I am currently reviewing an web application which dose use Cookies (non authentication related) without secure flag set but uses an "background" API to retrieve authenticated data using Authorization: Bearer. For example:

GET /api/v2/admins/me/account 
HTTP/1.1 Host: www.example.com 
User-Agent: Mozilla/5.0 (X11; Ubuntu; Linux x86_64; rv:59.0) Gecko/20100101 Firefox/59.0 
Accept: application/json, text/plain, */* 
Accept-Language: en-US,en;q=0.5 
Referer: https://www.example.com/settings/ 
Authorization: Bearer eyJ0eXAiOiJKV1QiLCJhbGciOiJSUzI1NiIsImtpZCI6InNlZWstand0LTIwMTcwNzIwIn0.ew0KICAiaXNzIjogIkFQSV9HYXRld2F5IiwNCiAgImp0aSI6ICJlNjYyNTgyNy0zOGM3LTRhNzgtYTc2OS01MDg1OTYwZjMzNmIiLA0KICAiZXhwIjogVlayJdLA0KICAiZW52IjogIlByb2R1Y3Rpb24iDQp9.cYEIiaJUFXqTKZyTY3riECci3ZUspyPjZ7P4uflld90OJ9IoP2XuoCM35DEhUMzC1MoFU9CNp4lJPqMSy6JkUBzKVwJrG8F439NxM2T3UMHIIkPOD7n 
Cookie: PHPSessionID=a5f9e49b-76f2-43b3-9094-a958bd472925;

Will provide me the following response:

HTTP/1.1 200 OK
Content-Type: application/json; charset=utf-8
Content-Length: 517
Connection: close
Cache-Control: no-cache
Content-Security-Policy: block-all-mixed-content
Date: Wed, 18 Apr 2018 21:27:51 GMT
Expires: -1
Pragma: no-cache
Server: nginx
Strict-Transport-Security: max-age=157680000

{"id":38259239, ... something important and relevant}

To my own knowledge in case of SSL cookie without secure flag set situation:

If the secure flag is set on a cookie, then browsers will not submit the cookie in any requests that use an unencrypted HTTP connection, thereby preventing the cookie from being trivially intercepted by an attacker monitoring network traffic. If the secure flag is not set, then the cookie will be transmitted in clear-text if the user visits any HTTP URLs within the cookie's scope. An attacker may be able to induce this event by feeding a user suitable links, either directly or via another web site. Even if the domain that issued the cookie does not host any content that is accessed over HTTP, an attacker may be able to use links of the form http://example.com:443/ to perform the same attack. To exploit this vulnerability, an attacker must be suitably positioned to eavesdrop on the victim's network traffic.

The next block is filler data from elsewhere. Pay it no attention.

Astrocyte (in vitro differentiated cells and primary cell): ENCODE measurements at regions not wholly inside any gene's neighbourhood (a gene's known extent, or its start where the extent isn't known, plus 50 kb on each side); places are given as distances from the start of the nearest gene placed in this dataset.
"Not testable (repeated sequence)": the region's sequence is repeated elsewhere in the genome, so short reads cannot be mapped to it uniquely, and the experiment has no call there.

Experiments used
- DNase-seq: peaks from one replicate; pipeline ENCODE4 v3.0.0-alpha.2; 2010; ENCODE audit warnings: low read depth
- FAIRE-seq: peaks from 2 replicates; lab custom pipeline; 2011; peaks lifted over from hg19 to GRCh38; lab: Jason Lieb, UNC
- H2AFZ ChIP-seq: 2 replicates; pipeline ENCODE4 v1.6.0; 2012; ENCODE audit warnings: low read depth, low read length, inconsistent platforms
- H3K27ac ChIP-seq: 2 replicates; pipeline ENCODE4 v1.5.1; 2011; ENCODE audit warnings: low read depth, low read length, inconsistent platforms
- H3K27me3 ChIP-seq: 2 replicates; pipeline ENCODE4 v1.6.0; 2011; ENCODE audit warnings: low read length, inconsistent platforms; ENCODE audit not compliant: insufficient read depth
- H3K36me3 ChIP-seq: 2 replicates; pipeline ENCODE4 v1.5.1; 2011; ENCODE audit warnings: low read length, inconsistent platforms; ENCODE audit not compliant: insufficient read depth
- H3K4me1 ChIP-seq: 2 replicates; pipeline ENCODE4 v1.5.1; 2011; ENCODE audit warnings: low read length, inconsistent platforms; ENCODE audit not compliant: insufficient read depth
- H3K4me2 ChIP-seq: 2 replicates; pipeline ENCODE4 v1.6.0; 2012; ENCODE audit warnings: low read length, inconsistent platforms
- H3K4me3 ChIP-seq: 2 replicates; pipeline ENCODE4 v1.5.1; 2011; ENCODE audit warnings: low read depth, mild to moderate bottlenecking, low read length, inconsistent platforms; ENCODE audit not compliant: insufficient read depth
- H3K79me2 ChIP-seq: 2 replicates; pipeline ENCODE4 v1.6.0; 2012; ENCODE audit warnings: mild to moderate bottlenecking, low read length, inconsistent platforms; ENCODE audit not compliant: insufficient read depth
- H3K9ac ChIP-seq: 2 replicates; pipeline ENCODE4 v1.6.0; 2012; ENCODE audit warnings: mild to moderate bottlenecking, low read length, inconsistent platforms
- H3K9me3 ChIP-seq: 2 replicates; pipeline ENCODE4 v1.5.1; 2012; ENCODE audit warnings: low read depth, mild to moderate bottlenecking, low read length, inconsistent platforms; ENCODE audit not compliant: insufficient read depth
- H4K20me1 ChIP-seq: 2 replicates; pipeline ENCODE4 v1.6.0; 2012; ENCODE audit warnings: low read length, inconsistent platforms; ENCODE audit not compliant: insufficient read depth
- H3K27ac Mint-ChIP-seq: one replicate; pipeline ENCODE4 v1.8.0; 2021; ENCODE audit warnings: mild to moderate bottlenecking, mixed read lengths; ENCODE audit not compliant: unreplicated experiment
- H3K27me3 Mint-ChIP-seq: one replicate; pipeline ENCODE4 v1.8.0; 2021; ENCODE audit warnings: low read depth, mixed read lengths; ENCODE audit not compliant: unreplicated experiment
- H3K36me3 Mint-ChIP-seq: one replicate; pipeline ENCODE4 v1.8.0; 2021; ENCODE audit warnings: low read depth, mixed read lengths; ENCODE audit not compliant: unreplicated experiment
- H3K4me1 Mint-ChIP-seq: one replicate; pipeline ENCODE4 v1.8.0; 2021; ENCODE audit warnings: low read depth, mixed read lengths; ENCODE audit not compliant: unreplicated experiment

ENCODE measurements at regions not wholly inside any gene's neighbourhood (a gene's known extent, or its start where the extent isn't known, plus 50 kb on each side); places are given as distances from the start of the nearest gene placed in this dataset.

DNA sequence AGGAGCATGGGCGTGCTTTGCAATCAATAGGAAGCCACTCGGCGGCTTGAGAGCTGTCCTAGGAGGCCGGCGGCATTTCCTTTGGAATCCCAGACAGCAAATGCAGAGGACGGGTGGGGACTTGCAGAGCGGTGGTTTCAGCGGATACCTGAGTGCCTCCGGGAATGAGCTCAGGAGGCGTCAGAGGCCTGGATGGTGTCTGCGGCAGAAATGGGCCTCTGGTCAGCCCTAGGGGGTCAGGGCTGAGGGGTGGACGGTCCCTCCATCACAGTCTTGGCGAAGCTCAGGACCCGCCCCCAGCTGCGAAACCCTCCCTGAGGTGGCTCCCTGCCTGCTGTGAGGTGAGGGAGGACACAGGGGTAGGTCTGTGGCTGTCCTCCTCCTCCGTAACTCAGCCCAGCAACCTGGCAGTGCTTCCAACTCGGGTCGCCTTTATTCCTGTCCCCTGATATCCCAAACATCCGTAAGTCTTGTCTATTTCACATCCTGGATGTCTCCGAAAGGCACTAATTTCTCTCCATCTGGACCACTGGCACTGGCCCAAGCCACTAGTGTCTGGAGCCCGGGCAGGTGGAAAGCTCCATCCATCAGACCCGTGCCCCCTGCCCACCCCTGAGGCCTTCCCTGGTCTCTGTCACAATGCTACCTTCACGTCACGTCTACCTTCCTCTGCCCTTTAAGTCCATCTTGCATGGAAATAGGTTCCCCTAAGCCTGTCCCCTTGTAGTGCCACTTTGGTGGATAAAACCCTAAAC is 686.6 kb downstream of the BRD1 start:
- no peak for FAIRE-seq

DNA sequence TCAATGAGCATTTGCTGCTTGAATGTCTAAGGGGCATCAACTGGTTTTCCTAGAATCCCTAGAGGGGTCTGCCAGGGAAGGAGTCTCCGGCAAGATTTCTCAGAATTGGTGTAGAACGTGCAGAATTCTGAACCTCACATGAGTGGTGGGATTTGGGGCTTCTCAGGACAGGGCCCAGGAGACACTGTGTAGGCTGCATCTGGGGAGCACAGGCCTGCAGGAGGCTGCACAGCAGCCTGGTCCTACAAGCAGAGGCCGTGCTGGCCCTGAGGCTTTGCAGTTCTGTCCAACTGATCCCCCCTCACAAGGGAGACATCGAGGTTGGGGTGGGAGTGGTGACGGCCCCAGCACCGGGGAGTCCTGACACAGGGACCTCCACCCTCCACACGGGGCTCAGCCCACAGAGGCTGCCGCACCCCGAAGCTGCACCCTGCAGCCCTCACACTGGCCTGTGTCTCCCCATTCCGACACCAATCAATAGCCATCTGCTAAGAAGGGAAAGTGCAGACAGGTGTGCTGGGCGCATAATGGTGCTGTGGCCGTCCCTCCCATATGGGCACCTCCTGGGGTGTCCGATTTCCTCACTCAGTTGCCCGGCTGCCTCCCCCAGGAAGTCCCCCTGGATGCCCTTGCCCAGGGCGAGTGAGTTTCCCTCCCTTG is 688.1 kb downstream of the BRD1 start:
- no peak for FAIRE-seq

Would I bee able to intercept through the use of same principle or related type of attack the "Authorization: Bearer" token?

  • 1
    It's generally much easier to trick users than code. How do you expect to get it to send an unencrypted request to the api? – AndrolGenhald Apr 18 '18 at 21:43
  • @AndrolGenhald For example: I can already redirect any user to use "example.com:443/api/v2/admins/me/account" and I can already intercept PHPSessionID but i wonder if I can also intercept "Authorization: Bearer". – Lucian Nitescu Apr 18 '18 at 21:49
  • How does the application respond if the cookie is present, without the Authorization: Bearer header? – AviD Apr 18 '18 at 22:35
  • @AviD 401 Unauthorized. PHPSessionID is not an session cookie. – Lucian Nitescu Apr 18 '18 at 23:38
  • 1
    @LucianNitescu It's impossible for us to tell as it depends on the code making the requests, and whether or not you can get that code to make an unencrypted request. – AndrolGenhald Apr 19 '18 at 19:20

The authorization token here is not a cookie. RFC-7235, which defines the Authorization header, states that:

The HTTP authentication framework does not define a single mechanism for maintaining the confidentiality of credentials; instead, each authentication scheme defines how the credentials are encoded prior to transmission.

So it depends on the specification of Bearer, which is RFC-6750. It states:

TLS is mandatory to implement and use with this specification.

Which tells me that it should be possible to retrieve it and more importantly, not using TLS here is a vulnurability.

| improve this answer | |

Your Answer

By clicking “Post Your Answer”, you agree to our terms of service, privacy policy and cookie policy

Not the answer you're looking for? Browse other questions tagged or ask your own question.